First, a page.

Considering Solar Cycles 9 – 22, we obtain the following relationship between the maximum value of the 13-month smoothed sunspot number for a solar cycle [SN_{max}] and the inflection point slope [IPS] of the ascending part of that solar cycle in units of sunspot number per month: SN_{max} = (14.0 ± 2.8) IPS + (59.4 ± 27.0), \(r = 0.82\), \(p\)-value < 0.001. The estimated standard error for the linear regression is 30.0. If we expand the temporal coverage to include the latest complete cycles (i.e. we consider Solar Cycles 9 – 24), we obtain a new relationship: SN_{max} = (13.9 ± 2.9) IPS + (58.2 ± 27.1), \(r = 0.79\), \(p\)-value < 0.001 with an estimated standard error equal to 31.9.

Note that the addition of Solar Cycles 23 and 24 reduces the quality of the linear least-squares fit a bit. This is a typical situation for statistical methods and shows how difficult it is to improve them. However, the mentioned addition is far from changing the correlation fit by more than one standard error. All the relevant parameters used in the present study, which we have computed from the 13-month smoothed sunspot-number series, are listed in Table 1.

## 3 Prediction of the Solar Cycle 25 Amplitude and Discussion

Using the equation of the best linear fit between SN_{max} and IPS obtained in the previous section (considering Solar Cycles 9 – 24), the prediction for Solar Cycle 25 is 131 ± 32. This is a typical value for a below-average solar cycle (taking into account that the average of existing solar-cycle amplitudes is SN_{max} = 180).

We compare the prediction obtained in this work with others for Solar Cycle 25 (Figure 2). The forecast obtained in this work is similar to the predicted value by Upton and Hathaway (2023) of 134 ± 8, who revised the maximum amplitude made by the Solar Cycle 25 Prediction Panel of 115 ± 10 (Biesecker and Upton, 2019). Moreover, the inflection-point method provides a maximum amplitude for Solar Cycle 25 (131 ± 32) close to the average of the predictions analyzed by Nandy (2021), which is 136 ± 42.

The prediction obtained in the present work using the inflection point is generally consistent with predictions made by model-based methods (Bhowmik and Nandy, 2018; Jiang, Zhang, and Petrovay, 2023). However, the forecast of Solar Cycle 25 made by Labonville, Charbonneau, and Lemerle (2019) based also on a model method predicts a significantly below-average cycle. Predictions made using neural networks and machine-learning techniques are generally similar to our result (Okoh et al., 2018). However, that is not the case for Covas, Peixinho, and Fernandes (2019), who predicted a significantly below-average cycle. Regarding predictions made by authors using precursor methods, we find that the predictions of Solar Cycle 25 range between values significantly below the average solar cycle (Hawkes and Berger, 2018), below the average solar cycle (Petrovay et al., 2018; Pesnell and Schatten, 2018), and around the average cycle (McIntosh, Leamon, and Egeland, 2023). Lastly, there is a wide range of predictions using statistical methods. For example, we found similar prediction to our result (Kakad, Kumar, and Kakad, 2020), but there are forecasts significantly different, such as those by Singh and Bhargawa (2017) and Han and Yin (2019), whose predictions are 103 and 229 for Solar Cycle 25. A comparison of the above predictions for Solar Cycle 25 using different methods is listed in Table 2.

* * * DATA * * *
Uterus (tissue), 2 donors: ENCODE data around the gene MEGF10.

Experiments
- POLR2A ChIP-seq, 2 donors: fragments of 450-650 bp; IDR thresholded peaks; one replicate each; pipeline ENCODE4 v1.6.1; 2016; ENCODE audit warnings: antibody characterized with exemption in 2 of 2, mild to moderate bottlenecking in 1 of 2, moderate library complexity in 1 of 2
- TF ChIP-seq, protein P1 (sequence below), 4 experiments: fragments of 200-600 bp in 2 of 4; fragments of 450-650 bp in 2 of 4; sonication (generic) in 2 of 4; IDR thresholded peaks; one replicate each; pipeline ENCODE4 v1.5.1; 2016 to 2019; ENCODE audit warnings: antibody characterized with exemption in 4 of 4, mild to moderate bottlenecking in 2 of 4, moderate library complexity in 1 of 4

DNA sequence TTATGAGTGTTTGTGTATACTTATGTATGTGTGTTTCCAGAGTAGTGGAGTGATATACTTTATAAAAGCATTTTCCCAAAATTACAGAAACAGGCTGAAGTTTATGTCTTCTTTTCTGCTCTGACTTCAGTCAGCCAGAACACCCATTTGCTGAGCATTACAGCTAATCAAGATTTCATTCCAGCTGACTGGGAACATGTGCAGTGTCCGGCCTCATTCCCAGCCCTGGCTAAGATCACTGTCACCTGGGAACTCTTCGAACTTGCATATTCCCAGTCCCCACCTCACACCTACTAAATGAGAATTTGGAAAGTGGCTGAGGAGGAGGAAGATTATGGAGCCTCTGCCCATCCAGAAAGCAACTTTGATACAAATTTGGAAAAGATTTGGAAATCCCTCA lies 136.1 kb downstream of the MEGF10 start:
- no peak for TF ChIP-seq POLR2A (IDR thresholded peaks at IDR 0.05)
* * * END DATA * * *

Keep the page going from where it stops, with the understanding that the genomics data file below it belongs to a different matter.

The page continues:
## 4 Conclusions

In this work, we have updated the method for predicting the maximum amplitude of a solar cycle using the slope of the inflection point during the rising phase of the solar cycle. The update includes the use of the current version 2 of the Sunspot Number and the addition of two more solar cycles. The value obtained for the maximum amplitude of Solar Cycle 25 in terms of the 13-month smoothed sunspot number is 131 ± 32, which corresponds to a below-average cycle. Although this result is significantly different from some predictions (such as Han and Yin, 2019; McIntosh et al., 2020; McIntosh, Leamon, and Egeland, 2023), it agrees with most of the predictions analyzed by Nandy (2021), including the methods based on, for example, physics-based models, precursors, and other statistical methods.

This inflection-point method is based on an empirical linear relationship between the value of the sunspot number at the peak of the cycle and the slope at the inflection point in the rising phase. As with most methods based on empirical relationships, the physical basis of this relationship is unknown, except that it coincides with Waldmeier’s phenomenological rules (Waldmeier, 1935). From our point of view, the prediction of solar activity should be made from models based on known physical laws. However, predictions based on statistics and precursors are interesting since we can compare their results and try to unravel the physical bases that support these phenomenological relationships. In addition, the use of more complex statistical tools, such as Bayesian statistics, could help to improve and correctly interpret this type of predictions, as Arregui (2022) showed.

## Data Availability

All data used are publicly available.

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## Acknowledgments

A.J.P. Aparicio thanks Universidad de Extremadura and Ministerio de Universidades of the Spanish Government for the award of a postdoctoral fellowship Margarita Salas para la formación de jóvenes doctores (MS-11). Sunspot data were made available courtesy of the Solar Influences Data Analysis Center (SILSO), Royal Observatory of Belgium.

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Open Access funding provided thanks to the CRUE-CSIC agreement with Springer Nature. This research was supported by the Economy and Infrastructure Counselling of the Junta of Extremadura through project IB20080 (cofinanced by the European Regional Development Fund).

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J.M. Vaquero had the idea of the manuscript. A.J.P. Aparicio made the calculations included in the manuscript. All the authors discussed the results and each one wrote a part of the article. All the authors reviewed the manuscript.

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Aparicio, A.J.P., Carrasco, V.M.S. & Vaquero, J.M. Prediction of the Maximum Amplitude of Solar Cycle 25 Using the Ascending Inflection Point.
*Sol Phys* **298**, 100 (2023). https://doi.org/10.1007/s11207-023-02194-7

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DOI: https://doi.org/10.1007/s11207-023-02194-7